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NAVAL INSTITUTE PRIZE ESSAY. 1920
A prize of two hundred dollars, with a gold medal, and a life-membership (unless the author is already a life member) in the Institute, is offered by the Naval Institute for the best original essay on any subject pertaining to the naval profession published in the Proceedings during the current year. The prize will be in addition to the author's compensation paid upon publication of the essay.
On the opposite page are given suggested topics. Essays are not limited to these topics and no additional weight will be given an essay in awarding the prize because it is written on one of these suggested topics over one written on any subject pertaining to the naval profession.
The following rules will govern this competition:
1. All original essays published in the Proceedings during 1919, which are deemed by the Board of Control to be of sufficient merit, will be passed upon by the Board during the month of January, 1920, and the award for the prize will be made by the Board of Control, voting by ballot.
2. No essay received after November 1 will be available for publication in 1919. Essays received subsequent to November 1, if accepted, will be published as soon as practicable thereafter.
3. If, in the opinion of the Board of Control, the best essay published during 1919 is not of sufficient merit to be awarded the prize, it may receive "Honorable Mention," or such other distinction as the Board may decide.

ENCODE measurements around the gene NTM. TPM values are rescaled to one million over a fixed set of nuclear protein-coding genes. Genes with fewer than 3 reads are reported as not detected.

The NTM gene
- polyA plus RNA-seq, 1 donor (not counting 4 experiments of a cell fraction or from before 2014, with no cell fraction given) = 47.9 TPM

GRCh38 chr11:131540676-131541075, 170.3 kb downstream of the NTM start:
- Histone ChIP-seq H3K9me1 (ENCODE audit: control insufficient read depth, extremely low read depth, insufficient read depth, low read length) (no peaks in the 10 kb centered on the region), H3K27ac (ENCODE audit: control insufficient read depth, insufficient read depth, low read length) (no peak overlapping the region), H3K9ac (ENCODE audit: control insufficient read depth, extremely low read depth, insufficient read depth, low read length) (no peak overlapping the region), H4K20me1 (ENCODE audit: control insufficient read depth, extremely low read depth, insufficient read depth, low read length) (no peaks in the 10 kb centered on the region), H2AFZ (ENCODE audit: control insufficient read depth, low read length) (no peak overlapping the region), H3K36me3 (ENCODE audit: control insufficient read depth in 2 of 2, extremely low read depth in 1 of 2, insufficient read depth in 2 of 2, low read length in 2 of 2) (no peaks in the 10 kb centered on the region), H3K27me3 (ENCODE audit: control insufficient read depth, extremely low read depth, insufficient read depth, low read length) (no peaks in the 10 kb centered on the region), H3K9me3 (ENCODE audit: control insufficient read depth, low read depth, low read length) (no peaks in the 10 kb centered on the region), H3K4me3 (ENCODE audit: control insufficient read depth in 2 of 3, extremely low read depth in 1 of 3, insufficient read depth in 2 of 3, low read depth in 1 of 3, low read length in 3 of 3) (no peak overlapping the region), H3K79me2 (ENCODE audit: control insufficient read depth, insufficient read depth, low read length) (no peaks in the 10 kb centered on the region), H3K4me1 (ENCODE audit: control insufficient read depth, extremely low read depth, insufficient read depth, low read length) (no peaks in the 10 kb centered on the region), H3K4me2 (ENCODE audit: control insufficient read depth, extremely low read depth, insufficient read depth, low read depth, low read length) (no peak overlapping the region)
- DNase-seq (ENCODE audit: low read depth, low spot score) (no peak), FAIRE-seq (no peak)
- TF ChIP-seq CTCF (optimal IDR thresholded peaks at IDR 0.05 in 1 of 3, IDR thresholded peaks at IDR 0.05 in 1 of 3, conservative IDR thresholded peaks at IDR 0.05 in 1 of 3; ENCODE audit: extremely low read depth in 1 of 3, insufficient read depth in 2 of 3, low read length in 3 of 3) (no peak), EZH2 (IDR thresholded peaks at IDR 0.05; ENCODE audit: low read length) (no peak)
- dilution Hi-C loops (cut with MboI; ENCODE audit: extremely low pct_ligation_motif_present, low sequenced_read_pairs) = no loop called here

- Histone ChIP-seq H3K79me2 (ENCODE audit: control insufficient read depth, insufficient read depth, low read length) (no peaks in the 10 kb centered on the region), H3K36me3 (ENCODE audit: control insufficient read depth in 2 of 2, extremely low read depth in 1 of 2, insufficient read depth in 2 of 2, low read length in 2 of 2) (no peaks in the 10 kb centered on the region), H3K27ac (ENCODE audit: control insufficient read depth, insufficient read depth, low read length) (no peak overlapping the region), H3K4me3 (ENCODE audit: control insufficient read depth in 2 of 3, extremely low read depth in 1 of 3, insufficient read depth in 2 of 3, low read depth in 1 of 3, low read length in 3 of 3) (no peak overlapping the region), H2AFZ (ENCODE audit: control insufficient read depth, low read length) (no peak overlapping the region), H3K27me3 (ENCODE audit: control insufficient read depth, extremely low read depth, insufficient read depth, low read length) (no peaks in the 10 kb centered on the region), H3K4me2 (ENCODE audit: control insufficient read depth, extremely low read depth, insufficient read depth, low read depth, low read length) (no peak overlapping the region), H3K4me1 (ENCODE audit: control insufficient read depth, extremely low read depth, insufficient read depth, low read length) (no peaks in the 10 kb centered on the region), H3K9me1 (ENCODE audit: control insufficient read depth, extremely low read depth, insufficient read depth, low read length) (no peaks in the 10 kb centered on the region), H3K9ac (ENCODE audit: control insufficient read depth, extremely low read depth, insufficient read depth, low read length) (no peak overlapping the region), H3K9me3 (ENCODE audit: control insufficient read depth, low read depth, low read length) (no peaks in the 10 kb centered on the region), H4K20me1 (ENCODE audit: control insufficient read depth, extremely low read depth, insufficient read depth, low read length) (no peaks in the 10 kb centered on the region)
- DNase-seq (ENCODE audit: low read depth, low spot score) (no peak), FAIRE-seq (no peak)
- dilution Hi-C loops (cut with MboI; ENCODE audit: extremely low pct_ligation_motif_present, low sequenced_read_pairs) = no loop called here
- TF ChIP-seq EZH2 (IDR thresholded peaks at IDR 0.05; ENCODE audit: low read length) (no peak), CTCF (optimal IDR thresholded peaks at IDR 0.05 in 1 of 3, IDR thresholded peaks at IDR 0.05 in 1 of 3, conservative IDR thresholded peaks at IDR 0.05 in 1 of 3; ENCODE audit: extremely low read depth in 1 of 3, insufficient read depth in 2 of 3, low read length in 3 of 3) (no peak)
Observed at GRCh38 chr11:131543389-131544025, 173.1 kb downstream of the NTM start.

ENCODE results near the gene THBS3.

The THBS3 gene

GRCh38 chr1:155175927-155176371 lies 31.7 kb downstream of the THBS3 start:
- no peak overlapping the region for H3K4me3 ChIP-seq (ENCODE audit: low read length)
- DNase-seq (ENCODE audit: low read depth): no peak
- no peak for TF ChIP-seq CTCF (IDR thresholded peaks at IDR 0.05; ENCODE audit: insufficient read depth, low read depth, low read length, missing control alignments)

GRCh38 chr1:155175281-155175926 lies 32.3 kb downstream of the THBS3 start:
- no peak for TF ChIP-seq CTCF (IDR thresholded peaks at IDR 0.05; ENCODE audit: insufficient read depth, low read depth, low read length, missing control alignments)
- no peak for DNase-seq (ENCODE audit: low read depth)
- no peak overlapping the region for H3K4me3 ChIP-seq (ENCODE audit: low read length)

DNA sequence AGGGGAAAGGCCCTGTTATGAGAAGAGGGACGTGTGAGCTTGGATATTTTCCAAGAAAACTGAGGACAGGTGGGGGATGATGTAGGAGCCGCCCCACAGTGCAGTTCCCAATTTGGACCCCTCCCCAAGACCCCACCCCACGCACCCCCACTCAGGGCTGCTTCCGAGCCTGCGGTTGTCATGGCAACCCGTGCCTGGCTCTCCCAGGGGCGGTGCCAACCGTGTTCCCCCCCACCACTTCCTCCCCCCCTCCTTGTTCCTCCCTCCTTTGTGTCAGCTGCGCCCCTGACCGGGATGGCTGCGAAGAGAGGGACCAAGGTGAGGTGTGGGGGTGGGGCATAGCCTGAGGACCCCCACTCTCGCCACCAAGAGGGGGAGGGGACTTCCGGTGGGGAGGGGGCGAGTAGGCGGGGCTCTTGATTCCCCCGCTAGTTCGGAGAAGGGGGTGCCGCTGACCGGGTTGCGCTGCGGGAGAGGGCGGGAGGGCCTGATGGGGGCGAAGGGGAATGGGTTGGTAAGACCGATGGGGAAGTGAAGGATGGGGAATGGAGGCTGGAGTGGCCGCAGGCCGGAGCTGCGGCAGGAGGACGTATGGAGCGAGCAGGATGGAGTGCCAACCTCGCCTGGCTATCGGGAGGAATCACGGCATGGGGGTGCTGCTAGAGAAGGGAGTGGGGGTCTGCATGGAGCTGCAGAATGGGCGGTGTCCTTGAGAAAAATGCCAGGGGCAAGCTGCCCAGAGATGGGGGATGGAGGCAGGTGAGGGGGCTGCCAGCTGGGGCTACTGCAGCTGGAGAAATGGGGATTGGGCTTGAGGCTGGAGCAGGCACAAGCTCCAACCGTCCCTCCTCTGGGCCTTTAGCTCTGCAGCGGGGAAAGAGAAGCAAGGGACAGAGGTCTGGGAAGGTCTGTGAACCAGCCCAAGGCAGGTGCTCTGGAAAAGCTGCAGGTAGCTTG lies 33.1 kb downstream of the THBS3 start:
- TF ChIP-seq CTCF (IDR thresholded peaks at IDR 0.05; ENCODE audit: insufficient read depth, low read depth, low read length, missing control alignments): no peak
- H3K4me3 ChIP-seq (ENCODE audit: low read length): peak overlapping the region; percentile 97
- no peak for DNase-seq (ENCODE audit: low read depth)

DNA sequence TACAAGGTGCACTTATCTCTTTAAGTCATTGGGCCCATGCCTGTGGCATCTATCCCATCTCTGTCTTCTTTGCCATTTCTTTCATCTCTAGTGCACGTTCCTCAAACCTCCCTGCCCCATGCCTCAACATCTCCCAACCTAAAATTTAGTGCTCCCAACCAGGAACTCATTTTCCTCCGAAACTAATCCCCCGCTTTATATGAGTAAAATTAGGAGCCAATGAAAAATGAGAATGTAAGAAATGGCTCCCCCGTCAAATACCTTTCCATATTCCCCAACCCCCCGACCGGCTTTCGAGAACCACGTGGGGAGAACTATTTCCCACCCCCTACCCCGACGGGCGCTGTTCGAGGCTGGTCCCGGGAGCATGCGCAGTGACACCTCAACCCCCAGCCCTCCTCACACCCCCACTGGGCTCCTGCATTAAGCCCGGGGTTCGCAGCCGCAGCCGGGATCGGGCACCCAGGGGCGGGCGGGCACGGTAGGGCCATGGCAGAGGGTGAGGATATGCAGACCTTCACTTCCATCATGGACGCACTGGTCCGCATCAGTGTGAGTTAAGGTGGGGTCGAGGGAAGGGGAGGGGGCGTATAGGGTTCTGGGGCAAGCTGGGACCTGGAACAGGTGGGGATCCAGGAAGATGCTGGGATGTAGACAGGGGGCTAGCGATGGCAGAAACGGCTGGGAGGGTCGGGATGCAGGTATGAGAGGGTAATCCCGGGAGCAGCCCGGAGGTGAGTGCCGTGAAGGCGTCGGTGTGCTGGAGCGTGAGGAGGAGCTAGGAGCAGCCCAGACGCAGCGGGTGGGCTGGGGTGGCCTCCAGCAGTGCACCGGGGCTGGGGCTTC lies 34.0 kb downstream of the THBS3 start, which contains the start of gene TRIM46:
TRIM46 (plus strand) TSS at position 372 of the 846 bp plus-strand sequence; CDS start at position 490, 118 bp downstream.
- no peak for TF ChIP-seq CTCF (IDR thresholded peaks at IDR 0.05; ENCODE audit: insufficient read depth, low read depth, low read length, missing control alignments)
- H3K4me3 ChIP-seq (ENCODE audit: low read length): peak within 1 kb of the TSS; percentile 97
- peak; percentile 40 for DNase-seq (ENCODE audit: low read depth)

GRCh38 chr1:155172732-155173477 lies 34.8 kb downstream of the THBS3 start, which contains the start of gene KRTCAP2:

4. In case one or more essays receive " Honorable Mention," the writers thereof will receive a minimum prize of seventy-five dollars and a lifemembership (unless the author is already a life member) in the Institute, the actual amounts of the awards to be decided by the Board of Control in each case.
5. It is requested that all essays be submitted typewritten and in duplicate; essays submitted written in longhand and in single copy will, however, receive equal consideration.
6. In the event of the prize being awarded to the winner of a previous year, a gold clasp, suitably engraved, will be given in lieu of the gold medal.
By direction of the Board of Control.
G. M. RAVENSCROFT, Commander, U. S. N., Secretary and Treasurer.
TOPICS FOR ESSAYS Suggested By Request Of The Board Of Control "Duties and Responsibilities of Subordinates with Special Reference to the Relations between Commanders-in-Chief and Chief of Naval Operations; Commanders-in-Chief and Force Commanders; Force Commanders and Division Commanders."
"Initiative of the Subordinate—Its True Meaning."
"Military Efficiency Dependent upon National Discipline."
"Governmental Organization for War."
"Naval Gunnery, Now and of the Future."
"The Place of the Naval Officer in international Affairs."
"Tact in Relation to Discipline."
"The Principles of Naval Administration in Support of WarTime Operations."
"Responsibilities and Duties of Naval and Military Officers of the United States in Educating and Informing the Public on Professional Matters."
"A Commission in The Navy: Its Meaning and the Obligations Which It Involves."
■' The Relations of an Officer to his Subordinate, Both Commissioned and Enlisted."
"The True Meaning of the Expression 'An Officer and a Gentleman.'"